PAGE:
New York Mayor Bloomberg isn’t satisfied being your savior from large quantities of super, syrupy, sugary goodness. Nor is he content cracking down on smoking or junk food. He’s out to spoil all the fun stuff and guilty pleasures. Now he’s coming after earbuds, those darling little pieces we place directly into the ear canal instead of wearing those large headphones that I used to wear when listensing to Cyndi Lauper on cassette circa 1983. Seriously, this is his latest issue. Earbuds.
Apparently, Busy-Body-Bloomberg finished all the “mayoring” stuff for the month and is now free to take up a special project. If any one has proven that being a politician is a part-time job, it’s Triple-B here. This guy has so much free time on his hands, he can take up any issue that bothers him and use the power of government to solve it.
The problem this time is that the IPod Generation is listening to their music way too loud. The MP3 player gets pumped up to eleven and the earbuds blast out Pound The Alarm. Nicki Minaj travels, not through the air, caught by the Pinna of the ear, but runs straight down the ear canal and into the drum. There, poor Nicki (or Roman? I can never remember) collides with the ear drum and the brain’s interpretation of the song begins. Nicki is collected, passed on to the remaining sections of the ear and the miracle of earery happens. Now, crank it up too loud and the sensitive parts of the ear can damage. This can result in partial or permanent hearing loss. Or, the dreaded Tinnitus, ringing in the ears. Anyone who’s sat against the speakers at a concert knows what this is like. Now imagine the ringing never goes away. That’s Tinnitus. There is no cure.
So Busy-Body-Bloomberg wants to make sure none of this happens to you, or more targeting, the youth and young adults (it’s always about the children, isn’t it?) * At the cost of $250,000 from a grant from the New York Fund for Public Health, a campaign of awareness is being launched.
Now so far, this is just an informational. There are no laws being drafted or circulating to limit the decibel output of personal listening enjoyment devices. No new initiatives are being drawn up in the New York legislature to Enjoy The Silence. But if Triple-B’s track record tells us anything, it’s that legislation isn’t far behind the informational.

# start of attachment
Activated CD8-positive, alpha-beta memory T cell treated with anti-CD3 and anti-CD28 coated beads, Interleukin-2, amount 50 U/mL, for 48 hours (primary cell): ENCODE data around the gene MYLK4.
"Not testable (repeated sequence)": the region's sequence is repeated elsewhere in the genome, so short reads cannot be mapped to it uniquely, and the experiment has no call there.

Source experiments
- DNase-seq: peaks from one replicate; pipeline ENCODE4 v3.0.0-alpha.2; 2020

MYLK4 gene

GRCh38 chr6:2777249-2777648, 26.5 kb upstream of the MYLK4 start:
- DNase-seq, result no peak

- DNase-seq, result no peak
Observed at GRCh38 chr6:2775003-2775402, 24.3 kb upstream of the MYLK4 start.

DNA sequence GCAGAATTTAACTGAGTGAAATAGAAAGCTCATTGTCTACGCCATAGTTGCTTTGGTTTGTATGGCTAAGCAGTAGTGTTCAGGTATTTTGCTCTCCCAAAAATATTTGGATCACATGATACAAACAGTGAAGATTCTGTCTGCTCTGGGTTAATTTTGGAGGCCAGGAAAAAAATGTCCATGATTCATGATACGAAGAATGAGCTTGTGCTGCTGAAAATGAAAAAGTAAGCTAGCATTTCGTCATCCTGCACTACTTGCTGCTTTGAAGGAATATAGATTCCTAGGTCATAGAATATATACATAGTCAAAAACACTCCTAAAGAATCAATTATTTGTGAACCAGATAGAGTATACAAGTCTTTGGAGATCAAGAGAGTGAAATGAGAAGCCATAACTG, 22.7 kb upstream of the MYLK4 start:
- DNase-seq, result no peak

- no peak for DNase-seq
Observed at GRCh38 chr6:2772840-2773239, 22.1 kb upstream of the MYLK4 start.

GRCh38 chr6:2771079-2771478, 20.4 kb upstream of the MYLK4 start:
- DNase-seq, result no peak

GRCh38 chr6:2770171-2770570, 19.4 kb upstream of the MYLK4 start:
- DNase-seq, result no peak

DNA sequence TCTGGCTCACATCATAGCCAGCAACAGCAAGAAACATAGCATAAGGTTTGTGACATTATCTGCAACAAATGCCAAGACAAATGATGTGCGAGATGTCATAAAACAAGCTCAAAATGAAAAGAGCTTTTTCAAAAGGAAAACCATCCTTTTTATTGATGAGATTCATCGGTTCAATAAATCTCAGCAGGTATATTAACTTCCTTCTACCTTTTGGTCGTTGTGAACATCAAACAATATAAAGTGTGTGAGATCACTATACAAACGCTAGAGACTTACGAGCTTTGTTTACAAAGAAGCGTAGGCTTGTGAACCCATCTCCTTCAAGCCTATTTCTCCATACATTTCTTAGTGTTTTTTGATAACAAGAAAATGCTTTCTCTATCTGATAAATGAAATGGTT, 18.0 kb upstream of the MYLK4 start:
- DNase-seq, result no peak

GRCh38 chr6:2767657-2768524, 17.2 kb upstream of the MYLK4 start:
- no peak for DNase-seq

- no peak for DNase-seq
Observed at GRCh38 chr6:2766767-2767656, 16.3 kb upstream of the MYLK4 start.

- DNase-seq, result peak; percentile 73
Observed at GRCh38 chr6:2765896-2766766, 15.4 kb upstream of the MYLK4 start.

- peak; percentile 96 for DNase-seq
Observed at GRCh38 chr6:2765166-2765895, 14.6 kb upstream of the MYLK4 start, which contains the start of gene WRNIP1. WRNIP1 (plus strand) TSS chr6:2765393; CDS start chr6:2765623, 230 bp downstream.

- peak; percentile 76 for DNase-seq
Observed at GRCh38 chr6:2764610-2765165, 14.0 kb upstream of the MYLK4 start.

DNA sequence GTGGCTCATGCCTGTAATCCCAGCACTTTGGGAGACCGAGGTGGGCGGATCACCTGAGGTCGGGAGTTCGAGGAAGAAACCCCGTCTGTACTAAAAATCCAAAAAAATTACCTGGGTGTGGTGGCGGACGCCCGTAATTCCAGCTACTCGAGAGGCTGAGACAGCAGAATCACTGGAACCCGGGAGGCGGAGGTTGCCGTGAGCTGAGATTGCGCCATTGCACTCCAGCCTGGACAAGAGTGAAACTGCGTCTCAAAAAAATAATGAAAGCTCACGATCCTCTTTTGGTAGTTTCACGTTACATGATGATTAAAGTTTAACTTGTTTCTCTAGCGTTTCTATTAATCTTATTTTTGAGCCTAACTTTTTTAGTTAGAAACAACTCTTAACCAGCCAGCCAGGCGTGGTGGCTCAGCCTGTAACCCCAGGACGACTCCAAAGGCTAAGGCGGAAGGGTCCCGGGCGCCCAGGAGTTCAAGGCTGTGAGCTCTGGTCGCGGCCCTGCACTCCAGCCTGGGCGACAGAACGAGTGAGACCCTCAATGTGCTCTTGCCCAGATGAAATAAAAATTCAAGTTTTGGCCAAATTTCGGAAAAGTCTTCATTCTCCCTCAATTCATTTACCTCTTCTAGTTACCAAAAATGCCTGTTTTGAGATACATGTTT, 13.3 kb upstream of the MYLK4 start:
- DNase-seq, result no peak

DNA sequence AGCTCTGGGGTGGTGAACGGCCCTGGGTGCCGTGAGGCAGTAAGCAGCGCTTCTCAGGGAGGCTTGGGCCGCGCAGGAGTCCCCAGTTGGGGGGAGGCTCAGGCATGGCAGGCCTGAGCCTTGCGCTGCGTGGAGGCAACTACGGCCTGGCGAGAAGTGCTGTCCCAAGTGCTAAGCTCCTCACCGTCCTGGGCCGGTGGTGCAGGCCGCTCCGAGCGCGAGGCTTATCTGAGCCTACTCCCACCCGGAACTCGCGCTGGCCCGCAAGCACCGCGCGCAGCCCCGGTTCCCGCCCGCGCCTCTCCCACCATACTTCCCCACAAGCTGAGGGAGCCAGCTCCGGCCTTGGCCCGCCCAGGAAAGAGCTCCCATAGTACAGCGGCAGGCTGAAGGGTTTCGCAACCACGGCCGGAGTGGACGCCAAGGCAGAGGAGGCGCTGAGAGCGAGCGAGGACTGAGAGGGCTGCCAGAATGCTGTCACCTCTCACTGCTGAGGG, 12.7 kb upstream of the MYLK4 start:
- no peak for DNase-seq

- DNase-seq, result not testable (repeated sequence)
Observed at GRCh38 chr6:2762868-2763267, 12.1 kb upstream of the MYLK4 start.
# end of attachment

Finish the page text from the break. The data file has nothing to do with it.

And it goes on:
A politician’s pet “informational” project almost always ends up turning into law. One’s “educational” program about smoking turns into a law banning smoking in public places. One’s belief that community service is commendable makes it mandatory that every high schooler complete several hours as a requirement for graduation. Even un-elected relatives of politicians try to pass laws. Remember when Hillary was just the First-Lady and she pushed for universal health care? So although the earbud initiative is a campaign of awareness, laws could follow if Triple-B doesn’t like the fact that teens aren’t going to turn it down, turn it off or turn it any less lower than just enough to drown out busy-body-grown-ups.
I’m not encouraging loud listening. In fact, I agree that listening too loud can cause ear damage. My own case of Tinnitus began when I was about nineteen. My eardrums have been signed by the Ramones, Murphy’s Law, Suicidal Tendencies concerts and NWA that Alan J. Sanders pushed through the speakers of his Pontiac Firebird circa 1989. What is the issue is politicians telling us what’s good and bad for us. And then the follow up passing of laws for our own good.
I suppose it all started with the War on Drugs. Once the public accepted that a politician knows best about what substances you can use and which ones you can go to prison for, wiley-law-makers started regulating other things – fat laden food, toilet bowl size. It never ends. But what these adventures of Busy-Body-Bloomberg makes evident is that a full-time politician is a dangerous politician. My recommendation is for every form of government to reconsider going part-time, perhaps meeting twice a year to discuss city, state or federal business. Then go back to their respective communities and work regular jobs and live under the laws they enacted.
* In Michigan, high cigarette taxes were enacted with the proceeds supposed to go to schools. So I tried to help spread the word with a “Smoke For The Kids” program but no one joined.